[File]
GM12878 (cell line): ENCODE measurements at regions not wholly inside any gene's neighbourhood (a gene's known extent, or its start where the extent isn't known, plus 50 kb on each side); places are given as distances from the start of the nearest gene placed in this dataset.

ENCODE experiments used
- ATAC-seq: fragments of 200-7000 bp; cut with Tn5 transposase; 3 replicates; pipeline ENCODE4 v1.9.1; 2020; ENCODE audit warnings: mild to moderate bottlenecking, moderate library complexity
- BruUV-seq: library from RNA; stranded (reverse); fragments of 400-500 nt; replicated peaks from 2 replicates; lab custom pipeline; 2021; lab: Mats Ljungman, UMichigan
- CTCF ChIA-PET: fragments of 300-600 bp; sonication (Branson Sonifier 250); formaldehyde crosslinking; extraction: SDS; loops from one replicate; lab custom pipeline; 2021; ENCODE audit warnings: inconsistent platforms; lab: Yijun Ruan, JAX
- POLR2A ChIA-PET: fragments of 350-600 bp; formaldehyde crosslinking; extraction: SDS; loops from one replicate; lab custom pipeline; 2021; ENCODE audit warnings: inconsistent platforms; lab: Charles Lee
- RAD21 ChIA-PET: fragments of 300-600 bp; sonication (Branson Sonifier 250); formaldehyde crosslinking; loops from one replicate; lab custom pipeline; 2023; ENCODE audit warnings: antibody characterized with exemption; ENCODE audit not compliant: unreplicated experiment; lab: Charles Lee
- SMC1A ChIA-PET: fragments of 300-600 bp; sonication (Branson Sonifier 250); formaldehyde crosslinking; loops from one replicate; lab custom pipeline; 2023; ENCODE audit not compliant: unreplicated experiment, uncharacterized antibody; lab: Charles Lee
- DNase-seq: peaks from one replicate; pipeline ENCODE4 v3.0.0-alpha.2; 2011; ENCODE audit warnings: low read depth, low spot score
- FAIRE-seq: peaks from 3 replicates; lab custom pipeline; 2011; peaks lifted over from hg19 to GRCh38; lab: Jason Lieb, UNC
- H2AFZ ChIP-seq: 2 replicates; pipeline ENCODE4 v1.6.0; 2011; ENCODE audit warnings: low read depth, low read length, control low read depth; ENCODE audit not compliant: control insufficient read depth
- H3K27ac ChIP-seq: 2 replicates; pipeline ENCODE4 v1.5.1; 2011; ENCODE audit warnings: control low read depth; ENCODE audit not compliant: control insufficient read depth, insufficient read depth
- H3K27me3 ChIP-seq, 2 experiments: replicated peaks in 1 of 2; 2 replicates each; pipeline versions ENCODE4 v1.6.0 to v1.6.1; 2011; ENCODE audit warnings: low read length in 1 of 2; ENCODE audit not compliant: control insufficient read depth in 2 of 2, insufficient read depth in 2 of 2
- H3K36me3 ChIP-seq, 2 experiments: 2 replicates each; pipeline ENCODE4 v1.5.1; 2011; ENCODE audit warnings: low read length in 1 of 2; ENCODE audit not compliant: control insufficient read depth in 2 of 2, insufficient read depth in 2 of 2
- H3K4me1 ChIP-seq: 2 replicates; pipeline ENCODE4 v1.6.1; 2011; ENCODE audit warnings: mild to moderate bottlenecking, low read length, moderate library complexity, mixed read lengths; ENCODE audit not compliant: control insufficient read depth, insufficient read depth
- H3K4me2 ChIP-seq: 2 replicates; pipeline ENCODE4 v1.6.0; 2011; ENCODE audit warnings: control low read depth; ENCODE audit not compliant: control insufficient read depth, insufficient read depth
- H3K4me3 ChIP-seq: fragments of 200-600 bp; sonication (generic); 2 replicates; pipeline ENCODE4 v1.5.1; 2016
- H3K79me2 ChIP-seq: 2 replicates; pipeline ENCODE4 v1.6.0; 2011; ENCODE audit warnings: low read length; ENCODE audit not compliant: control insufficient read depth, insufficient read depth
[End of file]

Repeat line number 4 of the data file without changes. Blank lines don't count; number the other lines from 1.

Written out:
- BruUV-seq: library from RNA; stranded (reverse); fragments of 400-500 nt; replicated peaks from 2 replicates; lab custom pipeline; 2021; lab: Mats Ljungman, UMichigan